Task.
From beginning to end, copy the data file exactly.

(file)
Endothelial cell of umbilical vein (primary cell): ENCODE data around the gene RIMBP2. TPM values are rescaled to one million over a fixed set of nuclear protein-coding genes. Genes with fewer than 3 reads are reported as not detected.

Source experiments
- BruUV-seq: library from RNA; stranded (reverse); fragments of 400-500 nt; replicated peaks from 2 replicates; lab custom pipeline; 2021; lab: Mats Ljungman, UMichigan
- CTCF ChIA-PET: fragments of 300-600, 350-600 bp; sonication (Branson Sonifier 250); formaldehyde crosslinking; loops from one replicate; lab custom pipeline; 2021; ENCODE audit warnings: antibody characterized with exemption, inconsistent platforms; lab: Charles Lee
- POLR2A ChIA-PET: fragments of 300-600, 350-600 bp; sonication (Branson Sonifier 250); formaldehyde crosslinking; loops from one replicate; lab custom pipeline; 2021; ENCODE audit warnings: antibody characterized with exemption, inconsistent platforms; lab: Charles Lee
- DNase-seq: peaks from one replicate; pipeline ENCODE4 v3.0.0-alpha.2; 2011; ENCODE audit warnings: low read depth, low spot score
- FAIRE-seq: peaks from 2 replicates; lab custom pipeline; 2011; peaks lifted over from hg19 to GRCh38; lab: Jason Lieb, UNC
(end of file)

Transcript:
Endothelial cell of umbilical vein (primary cell): ENCODE data around the gene RIMBP2. TPM values are rescaled to one million over a fixed set of nuclear protein-coding genes. Genes with fewer than 3 reads are reported as not detected.

Source experiments
- BruUV-seq: library from RNA; stranded (reverse); fragments of 400-500 nt; replicated peaks from 2 replicates; lab custom pipeline; 2021; lab: Mats Ljungman, UMichigan
- CTCF ChIA-PET: fragments of 300-600, 350-600 bp; sonication (Branson Sonifier 250); formaldehyde crosslinking; loops from one replicate; lab custom pipeline; 2021; ENCODE audit warnings: antibody characterized with exemption, inconsistent platforms; lab: Charles Lee
- POLR2A ChIA-PET: fragments of 300-600, 350-600 bp; sonication (Branson Sonifier 250); formaldehyde crosslinking; loops from one replicate; lab custom pipeline; 2021; ENCODE audit warnings: antibody characterized with exemption, inconsistent platforms; lab: Charles Lee
- DNase-seq: peaks from one replicate; pipeline ENCODE4 v3.0.0-alpha.2; 2011; ENCODE audit warnings: low read depth, low spot score
- FAIRE-seq: peaks from 2 replicates; lab custom pipeline; 2011; peaks lifted over from hg19 to GRCh38; lab: Jason Lieb, UNC